Local history wagon tour

Pearl Lorentzen
Lakeside Leader

Swan River First Nation School and Kinuso School students learned about local history from Swan River knowledge keepers in June.

Esther Giroux, Swan River School Cree language and culture teacher and land-based learning coordinator, was one of the organizers of the event.

“The students are quite fascinated by the history,” says Giroux.

On June 13, Kindergarten to Grade 6 Swan River School students went on a horse-drawn wagon ride with knowledge keepers to learn the history of Swan River First Nation and the Hamlet of Kinuso.

Blaine Cunningham from Driftpile Cree Nation brought two teams of horses and wagons.

The history lesson was done by four knowledge keepers: Eleanor Sawan, Gordon Courtorielle, Dicky Davis, and Marilyn Chalifoux.

The goal of the wagon ride was to keep history alive, says Giroux. “Otherwise, our history will be lost.”

The knowledge keepers pointed out landmarks and where buildings used to be, and told stories from their childhood.

Back in the day, Kinuso had a train station, movie theatre, bank, large outdoor skating rink, and a wooden outdoor dance floor, for tea dances and jigging.

“Everybody took the train to where they were going,” said Giroux.

Kinuso still has some stores, but one of the old ones used to be where the skate park is now.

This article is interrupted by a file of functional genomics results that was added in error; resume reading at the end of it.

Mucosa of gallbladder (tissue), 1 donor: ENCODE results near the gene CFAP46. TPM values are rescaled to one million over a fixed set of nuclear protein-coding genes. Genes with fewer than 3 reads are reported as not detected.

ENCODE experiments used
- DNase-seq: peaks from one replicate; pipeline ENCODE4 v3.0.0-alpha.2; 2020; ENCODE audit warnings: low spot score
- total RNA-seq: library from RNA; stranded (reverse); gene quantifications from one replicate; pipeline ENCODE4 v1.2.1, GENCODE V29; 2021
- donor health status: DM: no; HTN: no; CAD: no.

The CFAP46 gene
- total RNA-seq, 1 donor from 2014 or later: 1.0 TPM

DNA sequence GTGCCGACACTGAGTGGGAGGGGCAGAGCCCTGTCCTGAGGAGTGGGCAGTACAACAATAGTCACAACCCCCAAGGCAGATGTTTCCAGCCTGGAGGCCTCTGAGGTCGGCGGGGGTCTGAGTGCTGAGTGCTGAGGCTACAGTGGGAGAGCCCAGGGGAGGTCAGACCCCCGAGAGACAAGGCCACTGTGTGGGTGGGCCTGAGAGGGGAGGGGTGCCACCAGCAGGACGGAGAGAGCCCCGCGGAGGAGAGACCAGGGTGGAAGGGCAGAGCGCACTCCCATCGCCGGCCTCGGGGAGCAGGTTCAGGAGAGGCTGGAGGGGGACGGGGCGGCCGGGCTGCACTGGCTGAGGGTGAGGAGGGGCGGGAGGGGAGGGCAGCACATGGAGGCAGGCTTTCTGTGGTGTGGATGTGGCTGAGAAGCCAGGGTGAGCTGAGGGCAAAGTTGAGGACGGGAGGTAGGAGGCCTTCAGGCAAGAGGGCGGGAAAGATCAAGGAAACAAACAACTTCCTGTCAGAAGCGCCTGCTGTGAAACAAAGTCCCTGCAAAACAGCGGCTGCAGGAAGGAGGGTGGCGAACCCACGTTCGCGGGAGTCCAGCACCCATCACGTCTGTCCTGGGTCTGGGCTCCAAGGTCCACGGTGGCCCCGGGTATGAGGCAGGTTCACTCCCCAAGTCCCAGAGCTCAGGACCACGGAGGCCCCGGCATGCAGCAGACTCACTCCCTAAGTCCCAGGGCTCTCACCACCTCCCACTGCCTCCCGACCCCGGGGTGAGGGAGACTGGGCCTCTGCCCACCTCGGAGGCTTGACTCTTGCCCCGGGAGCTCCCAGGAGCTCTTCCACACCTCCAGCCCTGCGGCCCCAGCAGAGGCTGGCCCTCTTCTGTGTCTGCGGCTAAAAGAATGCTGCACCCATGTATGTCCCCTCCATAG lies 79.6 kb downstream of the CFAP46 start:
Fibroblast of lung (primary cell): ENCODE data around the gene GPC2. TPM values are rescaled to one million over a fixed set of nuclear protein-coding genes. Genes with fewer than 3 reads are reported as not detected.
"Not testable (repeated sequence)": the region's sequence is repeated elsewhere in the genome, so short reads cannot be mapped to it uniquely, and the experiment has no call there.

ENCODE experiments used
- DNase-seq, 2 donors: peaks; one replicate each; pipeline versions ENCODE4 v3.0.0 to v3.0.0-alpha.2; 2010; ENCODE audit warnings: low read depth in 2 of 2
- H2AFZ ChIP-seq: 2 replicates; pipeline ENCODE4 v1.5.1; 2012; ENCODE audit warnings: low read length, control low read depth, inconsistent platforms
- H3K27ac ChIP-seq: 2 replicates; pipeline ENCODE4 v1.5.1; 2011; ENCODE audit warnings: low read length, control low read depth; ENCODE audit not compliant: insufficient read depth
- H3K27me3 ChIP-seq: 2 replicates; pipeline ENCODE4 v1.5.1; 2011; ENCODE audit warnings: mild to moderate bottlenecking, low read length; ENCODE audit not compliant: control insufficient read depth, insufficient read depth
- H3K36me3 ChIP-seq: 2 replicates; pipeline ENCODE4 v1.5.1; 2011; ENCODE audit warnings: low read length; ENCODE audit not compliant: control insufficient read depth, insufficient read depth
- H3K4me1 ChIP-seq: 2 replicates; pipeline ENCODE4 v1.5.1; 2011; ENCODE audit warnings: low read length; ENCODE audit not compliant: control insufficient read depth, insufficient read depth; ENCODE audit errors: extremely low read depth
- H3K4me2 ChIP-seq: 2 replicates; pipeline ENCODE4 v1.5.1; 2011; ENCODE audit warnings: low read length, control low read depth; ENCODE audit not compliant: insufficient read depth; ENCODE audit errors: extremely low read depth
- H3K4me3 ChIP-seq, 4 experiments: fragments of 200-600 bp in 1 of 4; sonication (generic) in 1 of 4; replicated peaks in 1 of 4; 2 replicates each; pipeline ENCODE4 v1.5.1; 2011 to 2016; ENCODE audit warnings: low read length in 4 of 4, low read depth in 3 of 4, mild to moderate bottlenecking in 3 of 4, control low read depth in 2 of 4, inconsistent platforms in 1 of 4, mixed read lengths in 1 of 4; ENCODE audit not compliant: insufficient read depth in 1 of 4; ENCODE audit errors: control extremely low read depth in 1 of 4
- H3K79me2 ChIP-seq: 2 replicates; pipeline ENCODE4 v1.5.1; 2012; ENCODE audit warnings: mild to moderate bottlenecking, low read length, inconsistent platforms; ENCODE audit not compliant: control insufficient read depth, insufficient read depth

The movie theatre was also used for dances and weddings.

“I enjoyed it,” says Giroux, who is in her 70s. “I forgot about a lot of it.”

The students also learned how the knowledge keepers helped their parents when they were kids. Back in the day, kids had to chop wood and haul water from a slough. Meat was kept cold in the well and vegetables in a root cellar.

The students were surprised by all of the work that kids had to do in the past, says Giroux. “We had to help around the house. They’re not used to working like that.”

On June 13, rain in the morning didn’t dampen the enjoyment.

“They just loved it anyway,” says Giroux. “They didn’t care. It was quite the adventure. They really loved it.”

At lunch time, the sun started to shine and it warmed up.

For lunch, the students and knowledge keepers ate a traditional soup and bannock meal on blankets in a clearing.

Later in the week, the knowledge keepers took students from Kinuso School on the same ride.

Kinuso and Swan River First Nation are in the Swan River delta, which is in the middle of the southshore of Lesser Slave Lake. The two communities are about half way between Slave Lake and High Prairie just north of Highway 2.

Kinuso is part of Big Lakes County, but geographically within Swan River First Nation, which is surrounded by Big Lakes.

The Swan River School and main office are right next door to Kinuso.

Swan River First Nation School students on a history wagon ride with Swan River knowledge keepers on June 13. Photos courtesy of the school.

Share this post

Post Comment